Teach Them Well

I have featured a number of authors lately – Sir Ken Robinson, Daniel Pink, James Bach – and might be interviewing another (an eleven year-old writing/teaching prodigy, but we shall see) who deal in one way or another with education. Until I had children, my own thoughts about education could be boiled down to: get through it and then get on with real life because you’re going to have to teach yourself everything you really want to learn anyway. I continue to feel that way, more or less, but the fact remains school dominates our early life, returns again once we have children, and maybe a third time with grandchildren. In my own life, my sister is a devoted public school teacher, and my father-in-law started two experimental schools in the 70s (School One and A.L.P., for you Rhode Islanders).

But why is Author interested in education? Because in the end every writer, just as every person, is a teacher and a student. What we call education or a school system is us wrangling—officially—over what it means to be human. At some point, students—and particularly child students—will ask, “Why do I have to do this?” This is an entirely legitimate question, and our answers, from, “Because I said so,” to, “Because it’s what we do,” to, “I don’t know,” reveal to us our current view of life, sometimes buried beneath useless habitual thinking.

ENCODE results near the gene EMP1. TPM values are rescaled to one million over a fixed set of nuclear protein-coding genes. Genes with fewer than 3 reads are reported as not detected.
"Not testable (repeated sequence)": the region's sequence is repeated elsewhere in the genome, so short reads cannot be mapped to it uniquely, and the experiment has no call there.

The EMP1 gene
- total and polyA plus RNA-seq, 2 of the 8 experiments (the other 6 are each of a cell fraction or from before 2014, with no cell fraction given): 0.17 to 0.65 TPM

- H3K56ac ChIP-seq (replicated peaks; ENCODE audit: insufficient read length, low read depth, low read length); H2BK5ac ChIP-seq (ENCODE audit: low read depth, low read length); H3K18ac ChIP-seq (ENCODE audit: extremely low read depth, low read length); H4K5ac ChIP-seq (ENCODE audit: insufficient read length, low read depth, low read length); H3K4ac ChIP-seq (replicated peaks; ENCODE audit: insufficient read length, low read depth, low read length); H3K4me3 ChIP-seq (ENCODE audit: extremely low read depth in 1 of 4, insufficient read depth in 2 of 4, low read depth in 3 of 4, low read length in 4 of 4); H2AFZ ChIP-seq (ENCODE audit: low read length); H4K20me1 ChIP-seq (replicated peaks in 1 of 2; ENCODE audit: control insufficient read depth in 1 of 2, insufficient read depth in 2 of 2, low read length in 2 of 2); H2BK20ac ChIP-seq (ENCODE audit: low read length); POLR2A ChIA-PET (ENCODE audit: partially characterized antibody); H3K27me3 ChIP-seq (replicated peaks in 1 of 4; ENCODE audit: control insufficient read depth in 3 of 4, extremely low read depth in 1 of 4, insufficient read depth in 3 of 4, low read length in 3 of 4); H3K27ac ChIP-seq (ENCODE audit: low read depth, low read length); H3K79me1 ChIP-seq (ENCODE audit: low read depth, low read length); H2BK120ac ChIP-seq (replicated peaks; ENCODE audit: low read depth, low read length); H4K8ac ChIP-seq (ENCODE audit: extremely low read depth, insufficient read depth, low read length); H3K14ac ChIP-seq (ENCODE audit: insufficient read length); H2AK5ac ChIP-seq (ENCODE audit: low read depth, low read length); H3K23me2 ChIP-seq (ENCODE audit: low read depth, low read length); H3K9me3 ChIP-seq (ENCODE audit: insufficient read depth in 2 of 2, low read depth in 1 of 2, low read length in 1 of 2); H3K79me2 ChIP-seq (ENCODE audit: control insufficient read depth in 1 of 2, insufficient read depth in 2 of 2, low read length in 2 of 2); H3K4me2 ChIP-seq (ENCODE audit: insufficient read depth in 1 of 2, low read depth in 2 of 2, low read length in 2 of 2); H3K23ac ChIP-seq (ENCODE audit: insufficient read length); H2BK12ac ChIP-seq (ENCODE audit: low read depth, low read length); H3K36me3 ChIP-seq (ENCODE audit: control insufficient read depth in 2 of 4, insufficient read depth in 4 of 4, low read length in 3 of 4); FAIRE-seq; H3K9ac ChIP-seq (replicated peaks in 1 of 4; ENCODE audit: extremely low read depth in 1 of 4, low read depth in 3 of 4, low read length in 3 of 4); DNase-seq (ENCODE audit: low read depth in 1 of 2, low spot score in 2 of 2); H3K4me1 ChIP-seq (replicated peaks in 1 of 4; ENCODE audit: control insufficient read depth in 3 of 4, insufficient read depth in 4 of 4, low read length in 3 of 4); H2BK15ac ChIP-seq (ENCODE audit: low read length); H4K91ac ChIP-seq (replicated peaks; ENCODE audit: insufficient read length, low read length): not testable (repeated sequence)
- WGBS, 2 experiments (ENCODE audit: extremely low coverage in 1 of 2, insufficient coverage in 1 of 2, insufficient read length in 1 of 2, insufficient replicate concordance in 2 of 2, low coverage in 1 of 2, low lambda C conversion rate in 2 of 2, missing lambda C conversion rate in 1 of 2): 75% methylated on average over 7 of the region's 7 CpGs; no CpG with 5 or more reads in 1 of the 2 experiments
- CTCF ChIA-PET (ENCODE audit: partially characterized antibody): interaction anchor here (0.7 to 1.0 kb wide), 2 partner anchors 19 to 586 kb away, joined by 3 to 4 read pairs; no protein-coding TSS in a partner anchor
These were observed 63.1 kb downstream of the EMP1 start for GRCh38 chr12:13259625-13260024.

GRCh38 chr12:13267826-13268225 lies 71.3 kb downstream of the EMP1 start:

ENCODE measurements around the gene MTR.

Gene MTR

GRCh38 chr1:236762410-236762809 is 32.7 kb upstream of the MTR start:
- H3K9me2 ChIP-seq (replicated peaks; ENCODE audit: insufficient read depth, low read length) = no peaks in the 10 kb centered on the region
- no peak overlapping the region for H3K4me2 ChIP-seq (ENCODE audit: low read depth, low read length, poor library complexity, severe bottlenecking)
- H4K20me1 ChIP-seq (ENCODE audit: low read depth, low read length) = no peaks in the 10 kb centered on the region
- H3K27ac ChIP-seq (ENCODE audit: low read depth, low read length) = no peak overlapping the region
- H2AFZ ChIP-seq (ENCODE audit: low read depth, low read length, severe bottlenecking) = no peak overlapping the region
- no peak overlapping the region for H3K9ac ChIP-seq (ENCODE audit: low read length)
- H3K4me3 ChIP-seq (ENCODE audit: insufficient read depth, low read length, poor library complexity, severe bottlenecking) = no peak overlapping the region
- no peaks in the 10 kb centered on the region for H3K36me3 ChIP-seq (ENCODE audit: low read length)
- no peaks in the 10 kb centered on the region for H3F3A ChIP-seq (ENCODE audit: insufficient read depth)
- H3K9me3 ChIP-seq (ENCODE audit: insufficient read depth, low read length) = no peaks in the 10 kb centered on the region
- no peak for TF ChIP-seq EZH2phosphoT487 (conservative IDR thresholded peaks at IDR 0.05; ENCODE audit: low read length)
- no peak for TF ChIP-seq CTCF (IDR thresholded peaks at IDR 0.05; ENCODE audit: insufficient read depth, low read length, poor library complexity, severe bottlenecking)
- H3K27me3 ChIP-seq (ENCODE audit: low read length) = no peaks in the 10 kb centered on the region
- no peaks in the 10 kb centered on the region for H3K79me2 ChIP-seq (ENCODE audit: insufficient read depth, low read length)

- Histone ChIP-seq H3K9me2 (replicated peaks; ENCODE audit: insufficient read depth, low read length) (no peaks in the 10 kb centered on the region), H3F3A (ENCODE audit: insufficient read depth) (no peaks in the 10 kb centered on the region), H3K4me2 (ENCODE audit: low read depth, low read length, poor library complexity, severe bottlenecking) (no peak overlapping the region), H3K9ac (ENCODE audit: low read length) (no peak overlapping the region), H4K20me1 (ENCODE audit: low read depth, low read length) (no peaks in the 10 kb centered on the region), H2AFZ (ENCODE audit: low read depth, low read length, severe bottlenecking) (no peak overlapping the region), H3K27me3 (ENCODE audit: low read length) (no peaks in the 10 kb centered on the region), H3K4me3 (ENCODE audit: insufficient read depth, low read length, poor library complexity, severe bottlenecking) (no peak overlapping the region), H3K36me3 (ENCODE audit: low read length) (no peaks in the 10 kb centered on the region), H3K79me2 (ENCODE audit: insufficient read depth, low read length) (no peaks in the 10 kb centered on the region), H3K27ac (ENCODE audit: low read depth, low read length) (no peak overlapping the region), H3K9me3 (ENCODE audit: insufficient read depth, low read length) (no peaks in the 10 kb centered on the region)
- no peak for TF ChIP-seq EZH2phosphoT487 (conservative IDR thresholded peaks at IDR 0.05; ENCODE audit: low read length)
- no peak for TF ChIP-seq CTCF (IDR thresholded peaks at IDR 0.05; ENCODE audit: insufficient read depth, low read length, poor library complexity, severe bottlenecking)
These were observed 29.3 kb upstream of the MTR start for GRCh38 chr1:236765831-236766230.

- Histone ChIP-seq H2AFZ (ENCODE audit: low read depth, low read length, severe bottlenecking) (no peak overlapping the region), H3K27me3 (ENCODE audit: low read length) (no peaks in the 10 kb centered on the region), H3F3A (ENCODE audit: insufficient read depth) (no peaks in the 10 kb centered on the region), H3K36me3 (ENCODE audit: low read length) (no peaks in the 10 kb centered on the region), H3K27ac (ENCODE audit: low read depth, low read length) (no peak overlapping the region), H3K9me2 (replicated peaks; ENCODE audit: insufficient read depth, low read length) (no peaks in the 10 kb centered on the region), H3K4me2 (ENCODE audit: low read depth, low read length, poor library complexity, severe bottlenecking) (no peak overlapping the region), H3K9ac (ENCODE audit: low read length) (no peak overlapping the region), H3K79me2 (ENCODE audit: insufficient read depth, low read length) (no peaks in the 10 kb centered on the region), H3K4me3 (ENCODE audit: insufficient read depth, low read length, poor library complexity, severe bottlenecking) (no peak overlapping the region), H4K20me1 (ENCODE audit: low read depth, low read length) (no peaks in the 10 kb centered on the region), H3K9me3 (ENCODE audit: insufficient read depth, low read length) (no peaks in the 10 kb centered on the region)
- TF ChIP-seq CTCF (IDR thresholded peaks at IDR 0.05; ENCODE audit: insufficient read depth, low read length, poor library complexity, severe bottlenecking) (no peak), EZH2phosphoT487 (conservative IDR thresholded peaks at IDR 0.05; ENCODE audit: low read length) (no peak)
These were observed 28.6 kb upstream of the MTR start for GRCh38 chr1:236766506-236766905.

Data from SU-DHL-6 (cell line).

I sometimes think of my characters as students in this way. They ask me, “Why do I have to go talk to the king?” Because I said so isn’t going to work. Those characters, just like our children, want to be themselves, and so I have to find the real reason my hero would go to the king. This search for the character’s self is the joy and challenge of writing.

The same is true of teaching. All we are ever teaching is how to be ourselves. Strange to think because every route toward the self is different, but the route is never the point. That the route exists is the point. I’ve known good teachers and I’ve known bad teachers and all the good teachers share one thing in common: a knowledge that life is interesting and meaningful. Without that understanding, you can never teach anything, you can only share your misery and hope your students reject you emphatically enough to wake you from your nightmare.

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